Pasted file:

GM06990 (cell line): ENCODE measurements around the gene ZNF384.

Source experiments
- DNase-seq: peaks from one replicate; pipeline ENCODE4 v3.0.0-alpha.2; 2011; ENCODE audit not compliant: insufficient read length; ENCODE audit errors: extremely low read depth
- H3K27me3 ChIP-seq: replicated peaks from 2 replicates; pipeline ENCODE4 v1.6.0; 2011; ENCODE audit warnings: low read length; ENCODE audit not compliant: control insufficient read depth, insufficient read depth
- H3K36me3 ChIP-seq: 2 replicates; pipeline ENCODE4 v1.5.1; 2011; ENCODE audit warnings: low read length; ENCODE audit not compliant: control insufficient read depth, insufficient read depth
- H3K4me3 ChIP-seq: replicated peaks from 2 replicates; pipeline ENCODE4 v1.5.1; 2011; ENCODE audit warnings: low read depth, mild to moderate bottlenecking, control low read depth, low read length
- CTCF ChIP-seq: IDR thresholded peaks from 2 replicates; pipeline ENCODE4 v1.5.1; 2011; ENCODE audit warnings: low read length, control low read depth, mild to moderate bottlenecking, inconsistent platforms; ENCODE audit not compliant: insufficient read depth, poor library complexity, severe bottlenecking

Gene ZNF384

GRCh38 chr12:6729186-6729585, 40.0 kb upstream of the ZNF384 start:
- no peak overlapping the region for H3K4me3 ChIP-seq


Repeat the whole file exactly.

GM06990 (cell line): ENCODE measurements around the gene ZNF384.

Source experiments
- DNase-seq: peaks from one replicate; pipeline ENCODE4 v3.0.0-alpha.2; 2011; ENCODE audit not compliant: insufficient read length; ENCODE audit errors: extremely low read depth
- H3K27me3 ChIP-seq: replicated peaks from 2 replicates; pipeline ENCODE4 v1.6.0; 2011; ENCODE audit warnings: low read length; ENCODE audit not compliant: control insufficient read depth, insufficient read depth
- H3K36me3 ChIP-seq: 2 replicates; pipeline ENCODE4 v1.5.1; 2011; ENCODE audit warnings: low read length; ENCODE audit not compliant: control insufficient read depth, insufficient read depth
- H3K4me3 ChIP-seq: replicated peaks from 2 replicates; pipeline ENCODE4 v1.5.1; 2011; ENCODE audit warnings: low read depth, mild to moderate bottlenecking, control low read depth, low read length
- CTCF ChIP-seq: IDR thresholded peaks from 2 replicates; pipeline ENCODE4 v1.5.1; 2011; ENCODE audit warnings: low read length, control low read depth, mild to moderate bottlenecking, inconsistent platforms; ENCODE audit not compliant: insufficient read depth, poor library complexity, severe bottlenecking

Gene ZNF384

GRCh38 chr12:6729186-6729585, 40.0 kb upstream of the ZNF384 start:
- no peak overlapping the region for H3K4me3 ChIP-seq